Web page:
Bartlett Pears���-Mrs. E. Uri, Mrs.  M.
.Hagen; b:;'?'
Flemish   Beauty   Pears���Mrs   Eakin,
Mrs. P. Hagen.
Anjou Peara-r-Mrs. Davidge, Mrs.  R.
Cleairgu Fearsr-Sam  Moon,  Mrs. E.
������Uri.-.".--   .',*���>,,.,
:   Black     Diamond    plums���Mrs.
"Young, Mrs; Nathorst.
Italian  prunes-^Mrs.  Nathorst,  Mrs.
Green  gage plums���J. E. Wall, Sam
Peaches���J. G. Abbott, Mrs.Ogilvie.
. Grapes���Mrs.  M. Wigen,  Mrs. Ring-
heim.        Tt;;.
Collection    fruit���Sam   Moon,    Mrs.
Potatoes-���Mrs.    Davidge,    Mrs.    M.
Carrots���J. Hulme, Mrs. M. Wigen.
Turnips���A. Rudd, Sam Moon.
Beets���Mrs. E. Uri, Mrs. M. Wigen.
Parsnips���Mrs.  "Ml'   Wigen,     Mrs.
Kinakin. ,   ���;
Corn (ears)���Mrs.>M.   Wigen,   Sam
���  Totatoes���Sam Moon, Mra. M. Wigen.
.Squash���Mrs.     MJ"      Wigen,     Mrs.
Ringhelm_ *     -~.p
Marrows���Mrs. J. Wood, Mrs. Eakin.
Cabbage���J. Hulme, Mrs. Joy.
Cucumbers���Mrs.., t.M. Wigen, Sam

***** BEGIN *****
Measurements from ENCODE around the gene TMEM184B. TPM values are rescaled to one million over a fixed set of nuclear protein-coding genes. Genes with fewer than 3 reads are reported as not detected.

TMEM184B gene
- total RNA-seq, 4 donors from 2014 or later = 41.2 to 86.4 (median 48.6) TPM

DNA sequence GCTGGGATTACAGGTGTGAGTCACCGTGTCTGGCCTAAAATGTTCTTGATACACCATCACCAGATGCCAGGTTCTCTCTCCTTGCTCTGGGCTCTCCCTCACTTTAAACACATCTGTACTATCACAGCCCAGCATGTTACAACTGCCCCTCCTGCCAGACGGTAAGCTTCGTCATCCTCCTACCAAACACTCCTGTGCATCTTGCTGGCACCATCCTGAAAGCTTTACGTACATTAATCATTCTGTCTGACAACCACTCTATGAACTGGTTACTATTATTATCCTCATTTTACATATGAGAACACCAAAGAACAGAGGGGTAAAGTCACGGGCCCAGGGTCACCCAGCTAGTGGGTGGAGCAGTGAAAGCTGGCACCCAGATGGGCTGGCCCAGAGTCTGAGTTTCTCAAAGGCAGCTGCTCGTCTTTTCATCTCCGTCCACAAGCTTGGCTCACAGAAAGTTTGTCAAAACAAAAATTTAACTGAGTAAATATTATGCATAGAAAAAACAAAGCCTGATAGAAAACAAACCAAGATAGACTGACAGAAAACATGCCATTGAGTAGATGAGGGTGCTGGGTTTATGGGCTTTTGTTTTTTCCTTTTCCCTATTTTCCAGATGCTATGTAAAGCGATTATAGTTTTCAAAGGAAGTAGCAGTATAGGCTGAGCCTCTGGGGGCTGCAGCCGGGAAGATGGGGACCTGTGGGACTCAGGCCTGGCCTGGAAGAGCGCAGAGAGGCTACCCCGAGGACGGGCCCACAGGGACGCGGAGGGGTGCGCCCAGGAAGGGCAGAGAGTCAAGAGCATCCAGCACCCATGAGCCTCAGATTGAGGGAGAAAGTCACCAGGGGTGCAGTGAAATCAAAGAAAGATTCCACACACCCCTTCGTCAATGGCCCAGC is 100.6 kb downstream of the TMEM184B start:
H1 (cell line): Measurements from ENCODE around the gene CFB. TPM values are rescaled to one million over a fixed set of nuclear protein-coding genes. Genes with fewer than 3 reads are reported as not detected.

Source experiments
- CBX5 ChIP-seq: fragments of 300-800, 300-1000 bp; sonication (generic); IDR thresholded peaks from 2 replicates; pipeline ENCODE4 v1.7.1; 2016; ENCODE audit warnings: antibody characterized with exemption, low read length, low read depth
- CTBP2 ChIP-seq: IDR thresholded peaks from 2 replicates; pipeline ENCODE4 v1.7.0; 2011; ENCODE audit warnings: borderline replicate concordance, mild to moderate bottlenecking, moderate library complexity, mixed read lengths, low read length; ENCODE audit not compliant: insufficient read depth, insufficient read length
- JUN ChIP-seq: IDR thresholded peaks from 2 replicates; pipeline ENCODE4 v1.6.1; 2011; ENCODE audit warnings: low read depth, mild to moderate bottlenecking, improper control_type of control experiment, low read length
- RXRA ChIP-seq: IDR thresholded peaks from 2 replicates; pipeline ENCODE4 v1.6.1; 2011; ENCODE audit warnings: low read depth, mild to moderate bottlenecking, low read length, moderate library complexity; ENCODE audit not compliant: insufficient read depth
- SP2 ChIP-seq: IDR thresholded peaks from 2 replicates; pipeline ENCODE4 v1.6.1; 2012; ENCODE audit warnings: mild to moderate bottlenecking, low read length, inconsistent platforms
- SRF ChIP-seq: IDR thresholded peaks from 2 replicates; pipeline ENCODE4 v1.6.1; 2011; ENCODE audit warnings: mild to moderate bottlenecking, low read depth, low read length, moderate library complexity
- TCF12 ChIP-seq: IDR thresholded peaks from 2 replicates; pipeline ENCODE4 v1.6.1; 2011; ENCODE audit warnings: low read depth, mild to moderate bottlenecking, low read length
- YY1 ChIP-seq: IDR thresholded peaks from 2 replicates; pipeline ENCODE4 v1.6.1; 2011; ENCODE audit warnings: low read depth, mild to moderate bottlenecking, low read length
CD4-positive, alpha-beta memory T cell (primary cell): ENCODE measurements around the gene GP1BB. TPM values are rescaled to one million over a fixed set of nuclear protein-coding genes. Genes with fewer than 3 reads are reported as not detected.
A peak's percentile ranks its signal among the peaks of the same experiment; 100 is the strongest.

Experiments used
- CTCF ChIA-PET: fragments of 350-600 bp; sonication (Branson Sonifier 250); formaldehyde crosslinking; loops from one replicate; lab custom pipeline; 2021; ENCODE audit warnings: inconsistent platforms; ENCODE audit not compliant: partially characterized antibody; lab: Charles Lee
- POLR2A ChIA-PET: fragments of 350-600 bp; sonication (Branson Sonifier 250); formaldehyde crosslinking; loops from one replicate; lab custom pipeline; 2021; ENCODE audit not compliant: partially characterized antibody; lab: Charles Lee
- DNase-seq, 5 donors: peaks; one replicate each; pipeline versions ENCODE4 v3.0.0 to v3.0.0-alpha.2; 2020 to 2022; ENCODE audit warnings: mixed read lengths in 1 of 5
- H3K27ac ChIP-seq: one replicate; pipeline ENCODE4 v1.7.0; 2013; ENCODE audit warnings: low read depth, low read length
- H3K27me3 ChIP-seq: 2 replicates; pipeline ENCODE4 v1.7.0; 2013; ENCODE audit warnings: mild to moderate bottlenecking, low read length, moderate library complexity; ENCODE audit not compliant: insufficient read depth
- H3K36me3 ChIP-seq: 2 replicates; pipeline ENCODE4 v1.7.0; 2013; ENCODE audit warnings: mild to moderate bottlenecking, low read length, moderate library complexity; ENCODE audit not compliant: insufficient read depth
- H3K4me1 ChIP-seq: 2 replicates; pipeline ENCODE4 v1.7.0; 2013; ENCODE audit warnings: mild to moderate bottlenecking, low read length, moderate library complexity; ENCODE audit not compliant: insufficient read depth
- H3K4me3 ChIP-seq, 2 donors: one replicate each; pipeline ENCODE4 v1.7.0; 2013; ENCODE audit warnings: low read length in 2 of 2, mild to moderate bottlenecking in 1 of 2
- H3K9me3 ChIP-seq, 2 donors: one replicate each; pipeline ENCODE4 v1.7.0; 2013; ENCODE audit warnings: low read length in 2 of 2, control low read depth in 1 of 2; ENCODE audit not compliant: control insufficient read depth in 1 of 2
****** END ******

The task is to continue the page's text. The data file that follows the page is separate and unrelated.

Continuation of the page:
Onions���Mrs Kinakin.
Citron���Mrs. Ogilvie, Mrs. Joy.
Cdlection field vegenables���Mrs. Towson. .   .,,
Collection corn,' potatoes, carrots,
cabbage, ripe tomatoes and two plates
apples���A. Rudd, Island 2nd
Farm   display���Mrs.    Towson,   Mrs.
Joy. . -    .\"
Pieced   quilt���Mrs.    Hackett,    Mrs
Embroidered betl spread���Ethel
Towson, Mis R. Andestad.
Hooked    rug���Ethel    Towson,   Mrs.
Hackett. :���'������   ;������'.'���������������:/.��� ���!/&&*.
Braided rug-^Mrs. Hackett. Mrs.
Article made from flour sack���Mrs.
Hindley;, Mrs. M; Yoiing.
Apron, froniY fjigar sack���Mrs.
Hindley, Mrs, Towson.
Luncheon   set���Mrs. Pedersen,   Mrs.
E. Uri.T    ������""':;'':;E;...
Cutwork���Phyllis i -Foxall, Mrs. R.
<����* ttrw "ttsw w tttmV wv w w tsT^amT *s_? tsTtr tss^m*
KLEENEX   ........ 25c
Kotex  29c
Velvo........- -__._. _,. 29c
Dental Fix  29c
Bandoline.:.  35c
Ambrosia  50c
Cduettes -.-".  25c
Bisma Rex. ���  75c
^���       X _-._-_.__. Cat/  11��_    . Ca  __���__
f"��\    JuaCwugexi may? iu�� r���.  __:ov/
Sponge Bags ..��� 25c
Vaseline    Hair   Tonic,
large    85c
Daintee Deodorant  35c
Stag Shaving Cream...... 50c